David Nalbandian would like you to understand that deep down he is a spoilt sport, literally, that said he just hopes you don’t take offense the way he did.
Being a great sportsman as any great sportsman can tell you involves going with the flow, the momentum and that includes accepting decisions that may or may not agree with you as well as behaving with a certain conduct that the etiquette of being a good sport would require. That unfortunately doesn’t seem to hold true for one sportsman, Argentina’s David Nalbanian who yesterday found himself being disqualified from the Queen’s tournament in the UK (a run up to Wimbledon) who as it turned out assaulted a linesman.
The assault occurred as the Argentinian came in to return a forehand which he had little chance of returning from the base line. As the ball travels out, Nalbanian in front of a packed stadium and TV cameras catching every moment live does the unthinkable: he scurries to the advertising hoarding and proceeds to kick at it. Which could be or may not be understandable given the frustrations of the sport, but sitting clearly in front of the hoarding is line judge Andrew McDougall. As you can imagine Mr McDougall for his troubles finds himself bearing the brunt of the tennis player’s outbursts.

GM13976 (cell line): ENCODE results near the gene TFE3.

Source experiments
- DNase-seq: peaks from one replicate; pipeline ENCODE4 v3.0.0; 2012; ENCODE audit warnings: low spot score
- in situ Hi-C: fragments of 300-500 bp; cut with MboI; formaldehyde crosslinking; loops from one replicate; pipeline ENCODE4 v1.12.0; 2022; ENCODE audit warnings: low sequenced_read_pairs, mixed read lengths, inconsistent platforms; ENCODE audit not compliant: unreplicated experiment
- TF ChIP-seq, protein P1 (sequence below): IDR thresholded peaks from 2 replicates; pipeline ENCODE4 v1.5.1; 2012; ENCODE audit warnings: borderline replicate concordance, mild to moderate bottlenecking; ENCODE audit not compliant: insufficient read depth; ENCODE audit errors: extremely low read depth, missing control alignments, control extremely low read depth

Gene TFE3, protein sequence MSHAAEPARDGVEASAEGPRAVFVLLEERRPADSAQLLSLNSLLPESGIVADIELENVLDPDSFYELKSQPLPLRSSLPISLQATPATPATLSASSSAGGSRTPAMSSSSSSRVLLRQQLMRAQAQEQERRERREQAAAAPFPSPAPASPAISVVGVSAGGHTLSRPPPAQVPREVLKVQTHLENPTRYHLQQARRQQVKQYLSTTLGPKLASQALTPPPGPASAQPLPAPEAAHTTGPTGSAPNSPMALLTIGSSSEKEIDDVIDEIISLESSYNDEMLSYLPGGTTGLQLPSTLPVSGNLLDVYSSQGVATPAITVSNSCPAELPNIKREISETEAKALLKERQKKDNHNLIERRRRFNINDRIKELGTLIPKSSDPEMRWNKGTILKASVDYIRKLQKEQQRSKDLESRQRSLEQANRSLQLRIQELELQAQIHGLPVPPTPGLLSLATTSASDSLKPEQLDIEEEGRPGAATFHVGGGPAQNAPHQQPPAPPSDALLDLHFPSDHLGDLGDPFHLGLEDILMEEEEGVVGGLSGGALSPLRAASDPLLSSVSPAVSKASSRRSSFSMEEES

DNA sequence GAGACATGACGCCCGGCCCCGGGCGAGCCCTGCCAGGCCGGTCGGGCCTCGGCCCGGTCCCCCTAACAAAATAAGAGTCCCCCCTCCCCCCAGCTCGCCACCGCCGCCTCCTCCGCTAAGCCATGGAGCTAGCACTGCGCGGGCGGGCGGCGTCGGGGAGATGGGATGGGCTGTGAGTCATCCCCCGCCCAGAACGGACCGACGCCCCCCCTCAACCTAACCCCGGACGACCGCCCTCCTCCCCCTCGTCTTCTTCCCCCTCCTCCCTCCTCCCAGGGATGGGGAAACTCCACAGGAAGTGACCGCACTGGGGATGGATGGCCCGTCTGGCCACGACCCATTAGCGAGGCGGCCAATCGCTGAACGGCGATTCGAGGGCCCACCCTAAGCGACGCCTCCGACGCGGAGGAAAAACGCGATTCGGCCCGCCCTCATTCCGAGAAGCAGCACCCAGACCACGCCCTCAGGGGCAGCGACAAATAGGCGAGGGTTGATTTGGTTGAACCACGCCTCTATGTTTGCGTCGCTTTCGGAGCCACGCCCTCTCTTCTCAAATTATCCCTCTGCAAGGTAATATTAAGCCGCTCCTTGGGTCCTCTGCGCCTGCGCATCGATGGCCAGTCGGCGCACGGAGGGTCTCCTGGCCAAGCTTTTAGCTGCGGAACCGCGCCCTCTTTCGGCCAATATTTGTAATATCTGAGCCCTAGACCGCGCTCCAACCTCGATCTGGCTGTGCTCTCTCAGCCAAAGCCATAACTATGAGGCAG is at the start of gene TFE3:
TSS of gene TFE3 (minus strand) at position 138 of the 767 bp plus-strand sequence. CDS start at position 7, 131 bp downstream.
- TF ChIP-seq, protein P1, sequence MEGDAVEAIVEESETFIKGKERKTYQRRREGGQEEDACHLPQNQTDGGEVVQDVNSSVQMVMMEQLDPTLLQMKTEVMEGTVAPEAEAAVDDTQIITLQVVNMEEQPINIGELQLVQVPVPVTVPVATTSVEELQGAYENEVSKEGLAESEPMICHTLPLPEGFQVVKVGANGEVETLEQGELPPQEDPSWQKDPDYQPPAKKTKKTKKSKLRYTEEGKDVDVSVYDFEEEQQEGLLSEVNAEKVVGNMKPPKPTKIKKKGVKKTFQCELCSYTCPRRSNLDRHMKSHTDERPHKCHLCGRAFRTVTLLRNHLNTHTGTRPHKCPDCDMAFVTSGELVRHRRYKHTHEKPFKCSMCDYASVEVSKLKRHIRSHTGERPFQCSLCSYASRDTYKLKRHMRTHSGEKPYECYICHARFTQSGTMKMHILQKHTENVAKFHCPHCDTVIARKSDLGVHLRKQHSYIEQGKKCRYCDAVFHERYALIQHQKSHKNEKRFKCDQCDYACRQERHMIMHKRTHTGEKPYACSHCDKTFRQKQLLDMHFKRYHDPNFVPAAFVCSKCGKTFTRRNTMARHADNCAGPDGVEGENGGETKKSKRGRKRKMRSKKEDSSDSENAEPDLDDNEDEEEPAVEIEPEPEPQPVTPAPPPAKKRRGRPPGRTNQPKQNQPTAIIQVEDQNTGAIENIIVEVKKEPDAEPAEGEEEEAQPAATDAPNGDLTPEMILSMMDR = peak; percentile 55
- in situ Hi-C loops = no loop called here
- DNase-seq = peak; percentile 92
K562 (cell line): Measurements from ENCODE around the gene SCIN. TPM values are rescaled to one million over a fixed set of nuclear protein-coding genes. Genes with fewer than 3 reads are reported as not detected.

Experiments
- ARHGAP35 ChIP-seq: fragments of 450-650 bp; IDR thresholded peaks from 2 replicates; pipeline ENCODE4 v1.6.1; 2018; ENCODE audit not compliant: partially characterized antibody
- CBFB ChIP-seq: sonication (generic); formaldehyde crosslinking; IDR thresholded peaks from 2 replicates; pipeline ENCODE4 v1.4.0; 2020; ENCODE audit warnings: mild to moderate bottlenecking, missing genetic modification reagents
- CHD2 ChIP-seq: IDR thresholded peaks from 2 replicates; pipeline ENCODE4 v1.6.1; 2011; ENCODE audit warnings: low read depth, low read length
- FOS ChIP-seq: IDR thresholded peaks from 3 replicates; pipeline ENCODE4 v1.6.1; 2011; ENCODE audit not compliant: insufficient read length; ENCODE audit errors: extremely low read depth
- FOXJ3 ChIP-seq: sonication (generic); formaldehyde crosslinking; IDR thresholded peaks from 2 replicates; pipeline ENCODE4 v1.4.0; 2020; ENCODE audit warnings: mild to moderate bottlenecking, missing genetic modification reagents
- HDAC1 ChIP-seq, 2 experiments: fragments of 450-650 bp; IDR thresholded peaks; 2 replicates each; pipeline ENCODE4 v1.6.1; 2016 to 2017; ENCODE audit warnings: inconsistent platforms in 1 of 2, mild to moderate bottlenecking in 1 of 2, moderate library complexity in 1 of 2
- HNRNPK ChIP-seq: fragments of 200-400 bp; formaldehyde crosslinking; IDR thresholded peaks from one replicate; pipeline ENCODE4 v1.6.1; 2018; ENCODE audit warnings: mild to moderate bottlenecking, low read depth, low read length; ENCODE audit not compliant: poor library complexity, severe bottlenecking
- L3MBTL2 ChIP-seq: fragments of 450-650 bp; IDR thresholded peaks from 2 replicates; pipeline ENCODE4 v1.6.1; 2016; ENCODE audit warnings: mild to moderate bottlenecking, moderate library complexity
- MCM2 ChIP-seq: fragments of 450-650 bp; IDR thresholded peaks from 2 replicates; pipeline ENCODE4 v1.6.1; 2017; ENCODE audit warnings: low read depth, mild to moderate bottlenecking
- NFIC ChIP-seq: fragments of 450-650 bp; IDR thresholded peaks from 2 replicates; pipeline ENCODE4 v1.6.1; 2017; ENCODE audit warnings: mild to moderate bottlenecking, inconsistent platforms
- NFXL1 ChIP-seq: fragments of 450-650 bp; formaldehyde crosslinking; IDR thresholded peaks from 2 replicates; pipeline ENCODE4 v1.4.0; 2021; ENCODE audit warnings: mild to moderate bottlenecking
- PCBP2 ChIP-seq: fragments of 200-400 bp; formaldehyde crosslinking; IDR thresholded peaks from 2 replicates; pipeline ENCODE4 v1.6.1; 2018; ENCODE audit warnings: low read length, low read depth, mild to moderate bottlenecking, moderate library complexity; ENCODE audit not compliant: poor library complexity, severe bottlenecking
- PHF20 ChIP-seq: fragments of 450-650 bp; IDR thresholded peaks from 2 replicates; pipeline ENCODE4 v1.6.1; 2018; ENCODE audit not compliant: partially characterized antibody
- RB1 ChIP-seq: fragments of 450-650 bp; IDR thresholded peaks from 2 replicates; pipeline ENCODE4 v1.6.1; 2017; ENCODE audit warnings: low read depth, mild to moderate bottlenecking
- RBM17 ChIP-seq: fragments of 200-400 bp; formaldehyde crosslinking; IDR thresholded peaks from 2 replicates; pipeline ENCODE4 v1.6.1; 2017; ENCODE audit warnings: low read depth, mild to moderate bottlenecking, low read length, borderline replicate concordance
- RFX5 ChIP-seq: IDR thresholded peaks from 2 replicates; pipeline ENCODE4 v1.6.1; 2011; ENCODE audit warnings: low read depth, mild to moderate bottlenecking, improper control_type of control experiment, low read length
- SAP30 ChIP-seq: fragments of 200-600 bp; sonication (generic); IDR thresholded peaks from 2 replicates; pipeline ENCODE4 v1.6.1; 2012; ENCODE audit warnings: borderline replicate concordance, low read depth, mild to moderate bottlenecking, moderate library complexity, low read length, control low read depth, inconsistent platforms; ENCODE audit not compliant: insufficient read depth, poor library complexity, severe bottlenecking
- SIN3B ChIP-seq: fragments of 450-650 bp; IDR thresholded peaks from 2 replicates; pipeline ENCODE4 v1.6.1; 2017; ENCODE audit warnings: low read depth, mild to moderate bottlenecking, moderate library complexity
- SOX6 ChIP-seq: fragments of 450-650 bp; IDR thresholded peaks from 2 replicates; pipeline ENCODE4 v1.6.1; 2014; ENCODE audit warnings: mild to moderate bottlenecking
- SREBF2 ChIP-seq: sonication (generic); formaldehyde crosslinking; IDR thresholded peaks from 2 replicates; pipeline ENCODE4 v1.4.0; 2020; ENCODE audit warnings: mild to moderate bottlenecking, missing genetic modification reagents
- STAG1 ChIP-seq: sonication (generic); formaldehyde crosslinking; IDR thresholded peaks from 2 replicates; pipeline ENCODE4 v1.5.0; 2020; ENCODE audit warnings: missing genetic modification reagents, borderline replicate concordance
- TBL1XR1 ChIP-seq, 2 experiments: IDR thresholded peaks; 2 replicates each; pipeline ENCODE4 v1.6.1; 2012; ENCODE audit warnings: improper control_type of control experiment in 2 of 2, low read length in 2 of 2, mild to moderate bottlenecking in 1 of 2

From there on, yes just watch the video, Mr McDougall lifts his trouser pant to show a profusely bleeding leg (great work Mr Nalbanian) asking for assistance. From there ATP supervisor Tom Barnes came out to the court and ordered the match to Mr Nalbanian’s opponent, Croatia’s Marin Cilic (who probably wishes he didn’t have to win the game the way he won it). From there Mr Nalbanian then suddenly finds himself being disqualified from the tournament itself. He also now faces a 6400 pound fine. Not bad work for someone who has been a professional tennis player for the last 12 years.
Unfortunately things are only getting worse for Mr Nalbandian (he has already been made to renege on his 36 500 pound runner’s up prize, bringing his losses up to 43 000 pounds this weekend, and who can say what his more than certain loss of sponsorship will now cost him) as he is now being investigated for assault (you decide, did Mr Nalbandian set out to assault Mr McDougall or had he simply been in the wrong place at the wrong time when Mr Nalbandian chose to act the way he did which we of course hardly condone).
At the time of the incident, Nalbandian immediately apologized to the line judge only to have another outburst (yes why bother?) when the ATP’s Tom Barnes had him disqualified (it should be understood at the beginning of each year every tennis player is made to sign an agreement that they will abide with ATP decisions). This only elicited more booing from the 6000 plus strong crowd who had come to watch a revitalizing game of tennis or so it thought.
So what do you think, has sport only become more violent and was Mr Tom Barnes correct in disqualifying Mr Nalbanian who this morning must be thinking the world is against him when perhaps it’s really himself who is really against him?